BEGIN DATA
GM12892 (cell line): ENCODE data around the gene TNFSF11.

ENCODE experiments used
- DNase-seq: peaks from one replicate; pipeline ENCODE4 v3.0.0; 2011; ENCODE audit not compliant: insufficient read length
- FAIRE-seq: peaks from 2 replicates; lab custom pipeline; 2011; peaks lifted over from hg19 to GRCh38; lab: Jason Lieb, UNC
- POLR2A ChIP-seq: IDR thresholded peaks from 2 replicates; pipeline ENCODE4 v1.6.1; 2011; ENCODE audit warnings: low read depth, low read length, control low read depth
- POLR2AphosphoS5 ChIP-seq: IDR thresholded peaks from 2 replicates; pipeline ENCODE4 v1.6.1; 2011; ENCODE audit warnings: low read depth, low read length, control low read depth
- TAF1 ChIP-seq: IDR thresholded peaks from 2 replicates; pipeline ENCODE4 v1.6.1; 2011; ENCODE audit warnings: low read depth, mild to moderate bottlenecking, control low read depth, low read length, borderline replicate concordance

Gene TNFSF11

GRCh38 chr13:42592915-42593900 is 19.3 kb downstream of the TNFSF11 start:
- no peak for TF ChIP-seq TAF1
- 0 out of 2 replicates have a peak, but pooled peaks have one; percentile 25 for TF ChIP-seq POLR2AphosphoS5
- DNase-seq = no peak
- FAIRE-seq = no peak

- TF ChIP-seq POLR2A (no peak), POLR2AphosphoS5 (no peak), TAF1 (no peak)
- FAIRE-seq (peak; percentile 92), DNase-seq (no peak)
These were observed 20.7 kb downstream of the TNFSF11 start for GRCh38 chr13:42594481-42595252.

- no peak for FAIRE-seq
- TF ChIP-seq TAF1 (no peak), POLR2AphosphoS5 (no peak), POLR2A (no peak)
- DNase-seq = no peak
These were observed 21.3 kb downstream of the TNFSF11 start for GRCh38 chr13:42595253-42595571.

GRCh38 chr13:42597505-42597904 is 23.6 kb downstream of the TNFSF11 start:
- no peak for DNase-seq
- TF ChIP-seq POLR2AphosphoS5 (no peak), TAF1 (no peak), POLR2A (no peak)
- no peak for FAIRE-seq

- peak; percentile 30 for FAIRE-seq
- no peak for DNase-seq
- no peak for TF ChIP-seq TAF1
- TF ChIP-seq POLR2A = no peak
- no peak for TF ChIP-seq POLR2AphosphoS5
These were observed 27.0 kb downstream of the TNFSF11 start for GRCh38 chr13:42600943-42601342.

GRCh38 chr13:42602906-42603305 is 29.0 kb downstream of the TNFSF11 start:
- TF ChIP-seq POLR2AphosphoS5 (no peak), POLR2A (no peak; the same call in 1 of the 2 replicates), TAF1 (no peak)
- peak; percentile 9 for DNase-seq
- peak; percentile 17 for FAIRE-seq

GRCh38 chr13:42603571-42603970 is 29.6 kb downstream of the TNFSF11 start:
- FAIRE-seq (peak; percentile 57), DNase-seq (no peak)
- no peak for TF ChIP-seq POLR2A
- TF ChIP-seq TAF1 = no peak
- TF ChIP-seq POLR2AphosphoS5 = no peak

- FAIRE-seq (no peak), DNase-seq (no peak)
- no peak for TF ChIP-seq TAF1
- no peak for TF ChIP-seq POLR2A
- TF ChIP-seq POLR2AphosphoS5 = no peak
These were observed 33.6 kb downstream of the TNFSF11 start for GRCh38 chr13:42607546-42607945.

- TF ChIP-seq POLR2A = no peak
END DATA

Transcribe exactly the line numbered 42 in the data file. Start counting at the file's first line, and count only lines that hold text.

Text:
- no peak for TF ChIP-seq POLR2A